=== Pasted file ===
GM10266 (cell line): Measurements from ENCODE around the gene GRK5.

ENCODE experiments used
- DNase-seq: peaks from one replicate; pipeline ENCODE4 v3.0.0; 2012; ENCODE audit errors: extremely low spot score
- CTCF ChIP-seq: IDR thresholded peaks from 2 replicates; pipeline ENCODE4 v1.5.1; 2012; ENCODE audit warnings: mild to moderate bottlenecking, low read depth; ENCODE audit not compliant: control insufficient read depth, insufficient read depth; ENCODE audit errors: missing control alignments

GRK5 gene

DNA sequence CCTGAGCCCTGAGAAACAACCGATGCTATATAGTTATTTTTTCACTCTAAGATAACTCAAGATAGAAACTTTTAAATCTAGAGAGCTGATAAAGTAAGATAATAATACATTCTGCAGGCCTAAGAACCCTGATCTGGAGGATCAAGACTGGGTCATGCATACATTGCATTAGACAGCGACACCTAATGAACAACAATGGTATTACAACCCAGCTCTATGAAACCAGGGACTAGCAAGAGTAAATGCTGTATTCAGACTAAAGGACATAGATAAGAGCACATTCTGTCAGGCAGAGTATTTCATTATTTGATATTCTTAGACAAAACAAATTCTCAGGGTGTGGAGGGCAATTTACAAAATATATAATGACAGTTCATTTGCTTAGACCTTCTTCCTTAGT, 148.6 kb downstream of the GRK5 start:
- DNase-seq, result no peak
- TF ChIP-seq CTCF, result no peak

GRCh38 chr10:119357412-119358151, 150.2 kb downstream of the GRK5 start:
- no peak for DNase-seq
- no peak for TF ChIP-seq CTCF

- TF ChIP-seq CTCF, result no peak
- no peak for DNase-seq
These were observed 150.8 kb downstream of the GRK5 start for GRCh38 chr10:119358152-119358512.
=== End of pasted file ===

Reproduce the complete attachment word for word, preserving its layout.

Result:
GM10266 (cell line): Measurements from ENCODE around the gene GRK5.

ENCODE experiments used
- DNase-seq: peaks from one replicate; pipeline ENCODE4 v3.0.0; 2012; ENCODE audit errors: extremely low spot score
- CTCF ChIP-seq: IDR thresholded peaks from 2 replicates; pipeline ENCODE4 v1.5.1; 2012; ENCODE audit warnings: mild to moderate bottlenecking, low read depth; ENCODE audit not compliant: control insufficient read depth, insufficient read depth; ENCODE audit errors: missing control alignments

GRK5 gene

DNA sequence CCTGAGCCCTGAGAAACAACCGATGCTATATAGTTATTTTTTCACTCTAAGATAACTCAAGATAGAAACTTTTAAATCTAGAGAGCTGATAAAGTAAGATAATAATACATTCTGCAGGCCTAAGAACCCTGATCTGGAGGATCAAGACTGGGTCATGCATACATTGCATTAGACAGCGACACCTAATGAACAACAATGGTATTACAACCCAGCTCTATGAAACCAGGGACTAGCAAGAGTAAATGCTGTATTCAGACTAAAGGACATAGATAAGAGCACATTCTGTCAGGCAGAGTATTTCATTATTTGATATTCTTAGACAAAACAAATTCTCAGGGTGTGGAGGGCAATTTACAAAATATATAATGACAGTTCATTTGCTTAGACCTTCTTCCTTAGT, 148.6 kb downstream of the GRK5 start:
- DNase-seq, result no peak
- TF ChIP-seq CTCF, result no peak

GRCh38 chr10:119357412-119358151, 150.2 kb downstream of the GRK5 start:
- no peak for DNase-seq
- no peak for TF ChIP-seq CTCF

- TF ChIP-seq CTCF, result no peak
- no peak for DNase-seq
These were observed 150.8 kb downstream of the GRK5 start for GRCh38 chr10:119358152-119358512.